Truths regarding the future of China’s securities regulator were weeded from rumor this week as the curtain fell on China’s National People’s Congress. Guo Shuqing will leave the chairmanship of the China Securities and Regulatory Commission, where during his 18-month tenure he pushed through about 70 regulatory revisions to China’s securities framework. Xiao Gang, the former chairman of Bank of China, will take up the mantle.
During the the National People’s Congress, which ended Sunday, speculation was rampant about Guo’s future role. Reuters reported he would run China Investment Corporation, China’s sovereign wealth fund, while still manning the securities regulator. They were wrong. Just days later, South China Morning Post reported he would become the governor of Shandong province. A government website on Wednesday said he would move to deputy party chief in the province, a demotion by initial appearances although the full significance was not immediately evident.
While Guo’s future remains in doubt, Guo’s impact on the Chinese financial system is clear. The Oxford University-educated scholar, although holding his position at the CSRC for less than two years, made astonishing progress during that time. Most notably, he partially opened China’s stock markets to foreign investors and reduced prohibitive trading fees. Despite these key reforms, however, China’s exchanges were nevertheless among the worst performing in the world. IPOs have ground to a standstill as the CSRC deals with transparency problems, with more than 800 companies waiting to list.
Now analysts are questioning whether Xiao is the right man to continue reforms and revive the market. Guo handed the CSRC to Xiao with five regulatory amendments awaiting approval, consulting firm Z-Ben Advisors wrote in a research note on Tuesday. The pace at which Xiao pushes through the amendments – or whether he approves them at all – will be a telling sign of his commitment to continuing Guo’s fast-track style of reform, the Shanghai-based financial advisory said. The amendments were mainly brokerage- or mutual fund-related upgrades.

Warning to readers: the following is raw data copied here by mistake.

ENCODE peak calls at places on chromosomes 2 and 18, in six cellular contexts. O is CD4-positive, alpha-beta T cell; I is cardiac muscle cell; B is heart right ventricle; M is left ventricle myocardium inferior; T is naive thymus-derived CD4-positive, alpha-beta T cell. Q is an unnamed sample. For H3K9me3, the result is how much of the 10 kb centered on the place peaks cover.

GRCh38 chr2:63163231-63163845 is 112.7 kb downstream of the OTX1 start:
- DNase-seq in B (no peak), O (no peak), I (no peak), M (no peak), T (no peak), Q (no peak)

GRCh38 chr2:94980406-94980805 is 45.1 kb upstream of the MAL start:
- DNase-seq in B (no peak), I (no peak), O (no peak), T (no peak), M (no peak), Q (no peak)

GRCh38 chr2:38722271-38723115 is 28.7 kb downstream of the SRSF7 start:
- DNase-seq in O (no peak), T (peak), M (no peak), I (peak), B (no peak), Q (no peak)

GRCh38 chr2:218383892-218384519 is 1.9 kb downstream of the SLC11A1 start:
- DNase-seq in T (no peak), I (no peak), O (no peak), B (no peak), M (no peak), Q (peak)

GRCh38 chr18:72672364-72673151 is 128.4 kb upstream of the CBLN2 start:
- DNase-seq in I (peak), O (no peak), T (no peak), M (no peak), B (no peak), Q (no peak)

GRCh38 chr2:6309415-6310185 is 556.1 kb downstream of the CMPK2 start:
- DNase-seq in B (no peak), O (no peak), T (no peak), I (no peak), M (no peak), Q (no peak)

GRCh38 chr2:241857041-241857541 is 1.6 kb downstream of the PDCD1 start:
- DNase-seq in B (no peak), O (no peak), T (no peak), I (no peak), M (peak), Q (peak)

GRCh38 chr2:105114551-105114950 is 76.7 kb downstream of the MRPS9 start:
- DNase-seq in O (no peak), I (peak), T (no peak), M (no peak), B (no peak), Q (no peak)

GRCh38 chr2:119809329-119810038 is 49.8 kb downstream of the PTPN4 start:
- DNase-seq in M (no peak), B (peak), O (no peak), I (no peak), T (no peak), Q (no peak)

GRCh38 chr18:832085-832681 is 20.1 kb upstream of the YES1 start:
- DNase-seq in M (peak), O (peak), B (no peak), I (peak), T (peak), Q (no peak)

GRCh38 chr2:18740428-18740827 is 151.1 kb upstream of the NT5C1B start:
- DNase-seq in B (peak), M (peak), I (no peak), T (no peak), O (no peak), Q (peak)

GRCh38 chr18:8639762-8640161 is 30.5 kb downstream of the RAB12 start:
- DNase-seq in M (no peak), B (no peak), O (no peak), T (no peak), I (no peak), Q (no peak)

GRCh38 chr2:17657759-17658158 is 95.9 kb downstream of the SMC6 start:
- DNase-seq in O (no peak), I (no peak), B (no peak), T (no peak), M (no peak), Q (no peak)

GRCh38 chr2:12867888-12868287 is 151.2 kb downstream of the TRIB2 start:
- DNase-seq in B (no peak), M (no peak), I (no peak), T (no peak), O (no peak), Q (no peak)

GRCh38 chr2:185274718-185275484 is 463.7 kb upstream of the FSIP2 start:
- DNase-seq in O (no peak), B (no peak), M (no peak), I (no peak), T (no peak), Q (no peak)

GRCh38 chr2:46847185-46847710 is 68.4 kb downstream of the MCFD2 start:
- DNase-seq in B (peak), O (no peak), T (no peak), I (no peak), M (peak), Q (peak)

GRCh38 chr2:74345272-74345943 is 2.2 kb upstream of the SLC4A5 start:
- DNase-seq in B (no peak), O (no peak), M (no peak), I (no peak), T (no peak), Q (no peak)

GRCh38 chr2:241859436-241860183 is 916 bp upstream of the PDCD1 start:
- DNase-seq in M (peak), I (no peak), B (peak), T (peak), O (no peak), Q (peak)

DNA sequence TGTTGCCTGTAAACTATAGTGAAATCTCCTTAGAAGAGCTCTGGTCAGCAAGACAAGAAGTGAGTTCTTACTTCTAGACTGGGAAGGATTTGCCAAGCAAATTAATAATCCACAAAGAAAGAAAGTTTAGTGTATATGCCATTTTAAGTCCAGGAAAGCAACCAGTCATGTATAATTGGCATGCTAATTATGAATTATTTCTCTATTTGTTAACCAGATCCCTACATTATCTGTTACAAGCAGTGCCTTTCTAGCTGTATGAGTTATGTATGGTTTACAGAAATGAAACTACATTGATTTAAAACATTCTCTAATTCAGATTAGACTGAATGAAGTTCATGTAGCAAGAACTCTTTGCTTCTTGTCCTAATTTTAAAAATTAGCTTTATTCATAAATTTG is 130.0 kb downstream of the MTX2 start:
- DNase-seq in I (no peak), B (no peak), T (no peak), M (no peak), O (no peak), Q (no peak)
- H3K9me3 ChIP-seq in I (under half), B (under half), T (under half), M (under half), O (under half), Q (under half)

The change has certainly been on the minds of investors as well. The initial rumor that Xiao was taking over scared investors enough to send the Shanghai Composite Index to a four-month low on Monday.
“There’s a lot of curiosity about what he would do, because he was in banking, not really in [the securities] field,” May Yan, a banking analyst at Barclays Capital in Hong Kong, said of Xiao.
But investors would do well to remember Guo’s background. The career paths of Xiao and Guo are strikingly similar, given that they both jumped from one of China’s biggest banks into a top financial regulatory role. Guo springboarded from the chairman of China Construction Bank to the head of the CSRC in 2011.
One of Xiao’s accolades at the Bank of China was his oversight for its public offering in Hong Kong and the mainland, the first listing for one of China’s Big Four banks. “Given his history … Mr Xiao is largely anticipated to prioritize quality enforcement and industry standardization,” Z-ben wrote.
But it’s too soon to say just how reform-minded the new CSRC head will be. Xiao was also associated with the surge in lending to local governments in 2009 following the onset of global financial crisis. Bank of China led the sector in lending at the time. This signifies at least some dedication to the vested interests that siphon off the country’s lending capacity and often stymie growth of more efficient private business.
Xiao will have to move quickly if he’s to distinguish himself from Guo in a positive light. After all, Guo, the shortest serving head of the CSRC, made a substantial footprint on China’s financial history in only 18 months.